Cryosurgery, sometimes called cryotherapy, is the process of using the extremely cold temperatures produced by liquid nitrogen or argon gas in a controlled fashion in order to destroy abnormal or diseased tissue. Cryosurgery is usually an effective process because the freezing temperatures cause ice crystals to form inside of the selected tissue, causing the abnormal cells to tear apart.
For external skin problems, cryosurgery can be a highly effective, quick treatment requiring no recovery time. Liquid nitrogen is applied directly to the abnormal cells with a cotton swab or a spraying device, thereby deadening the skin which will later fall off all on its own. Cryosurgery is the most common way physicians get rid of warts, moles, and skin tags. Small patches of skin cancer and precancerous skin cells are also candidates for successful cryosurgical treatment.
Cryosurgery can also be used to treat internal disorders. Prostate cancer, cervical disorders, liver cancer, and even hemorrhoids have all been effectively treated with cryosurgery. Cryosurgery is currently being evaluated as a treatment for several other cancers, including colon, kidney, and breast cancer. Researchers are also evaluating the effectiveness of cryosurgery when used in conjunction with other cancer treatments such as radiation therapy, chemotherapy, or hormone therapy.
To treat internal conditions, liquid nitrogen or argon gas is circulated through a hollow tube called a cryoprobe, which is placed in contact with the problem area. A ball of ice crystals forms around the probe, freezing the nearby cells. After cryosurgery, the frozen tissue thaws and is naturally absorbed by the body.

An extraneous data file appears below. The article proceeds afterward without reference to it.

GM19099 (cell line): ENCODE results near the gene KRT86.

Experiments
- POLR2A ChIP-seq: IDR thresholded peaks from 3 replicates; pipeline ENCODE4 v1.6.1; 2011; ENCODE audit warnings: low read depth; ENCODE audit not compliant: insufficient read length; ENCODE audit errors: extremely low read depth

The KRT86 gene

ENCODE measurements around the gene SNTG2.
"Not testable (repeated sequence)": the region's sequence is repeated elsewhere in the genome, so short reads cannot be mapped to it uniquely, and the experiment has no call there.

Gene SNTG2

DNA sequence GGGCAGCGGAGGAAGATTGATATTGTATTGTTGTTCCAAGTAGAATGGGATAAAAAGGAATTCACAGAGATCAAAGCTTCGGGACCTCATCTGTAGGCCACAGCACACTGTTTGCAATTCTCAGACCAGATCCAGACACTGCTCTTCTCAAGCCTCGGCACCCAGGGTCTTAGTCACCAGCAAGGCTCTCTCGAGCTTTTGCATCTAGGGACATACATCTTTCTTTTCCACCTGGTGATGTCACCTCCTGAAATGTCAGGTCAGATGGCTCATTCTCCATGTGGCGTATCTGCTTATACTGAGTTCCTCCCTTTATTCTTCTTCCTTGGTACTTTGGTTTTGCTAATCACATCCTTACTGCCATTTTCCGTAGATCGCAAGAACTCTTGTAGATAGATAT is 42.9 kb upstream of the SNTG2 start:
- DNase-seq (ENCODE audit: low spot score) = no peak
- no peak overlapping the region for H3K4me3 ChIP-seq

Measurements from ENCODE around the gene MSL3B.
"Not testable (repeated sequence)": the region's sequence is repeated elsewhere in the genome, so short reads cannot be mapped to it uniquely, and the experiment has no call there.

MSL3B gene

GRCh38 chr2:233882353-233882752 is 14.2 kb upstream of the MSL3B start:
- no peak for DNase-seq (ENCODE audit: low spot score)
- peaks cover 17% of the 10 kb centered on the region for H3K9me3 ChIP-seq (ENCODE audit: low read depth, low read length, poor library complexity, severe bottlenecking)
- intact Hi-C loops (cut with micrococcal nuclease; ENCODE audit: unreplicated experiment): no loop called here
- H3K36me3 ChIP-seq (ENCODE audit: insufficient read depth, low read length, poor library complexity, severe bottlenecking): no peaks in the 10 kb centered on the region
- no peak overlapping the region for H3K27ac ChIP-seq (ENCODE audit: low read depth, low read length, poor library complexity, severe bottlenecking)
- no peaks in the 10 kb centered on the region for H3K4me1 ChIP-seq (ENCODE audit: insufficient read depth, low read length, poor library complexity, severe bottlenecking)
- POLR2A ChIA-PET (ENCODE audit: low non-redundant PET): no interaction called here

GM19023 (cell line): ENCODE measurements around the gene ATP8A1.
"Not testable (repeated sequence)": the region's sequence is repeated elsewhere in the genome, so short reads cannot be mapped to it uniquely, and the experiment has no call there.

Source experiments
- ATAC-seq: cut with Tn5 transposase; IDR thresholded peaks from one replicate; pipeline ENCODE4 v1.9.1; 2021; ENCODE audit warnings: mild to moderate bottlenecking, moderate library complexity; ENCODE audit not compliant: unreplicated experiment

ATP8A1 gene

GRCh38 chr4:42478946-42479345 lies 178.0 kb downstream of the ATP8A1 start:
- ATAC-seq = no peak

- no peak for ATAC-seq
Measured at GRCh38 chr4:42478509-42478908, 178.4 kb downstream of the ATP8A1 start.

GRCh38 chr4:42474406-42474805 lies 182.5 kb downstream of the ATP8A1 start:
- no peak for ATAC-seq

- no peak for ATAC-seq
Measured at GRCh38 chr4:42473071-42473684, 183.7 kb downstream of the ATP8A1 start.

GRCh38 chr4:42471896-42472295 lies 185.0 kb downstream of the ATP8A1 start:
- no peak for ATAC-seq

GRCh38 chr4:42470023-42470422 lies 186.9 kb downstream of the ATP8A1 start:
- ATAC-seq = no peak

Cryosurgery can have side effects, but they tend to be less severe than the risks associated with chemotherapy, radiation therapy, or surgery. Side effects vary depending on where the tumor is located. If the cervix is treated, a woman can experience some bleeding, pain, or cramping. If skin cancer is treated, the patient may have swelling, scarring, or a burning sensation in the treated area. If the process is used to treat tumors of the bone, cryosurgery could cause nearby bone tissue to be destroyed or fractured.
Despite these risks, cryosurgery has many advantages. It is far less invasive than traditional surgical methods, chemotherapy, or radiation therapy and far less expensive as well. Physicians are able to focus the cryosurgical treatment on the problem area only, thereby limiting the destruction of healthy tissue. Cryosurgery is becoming increasingly popular with patients who are not good candidates for traditional surgical methods because of age or other medical conditions.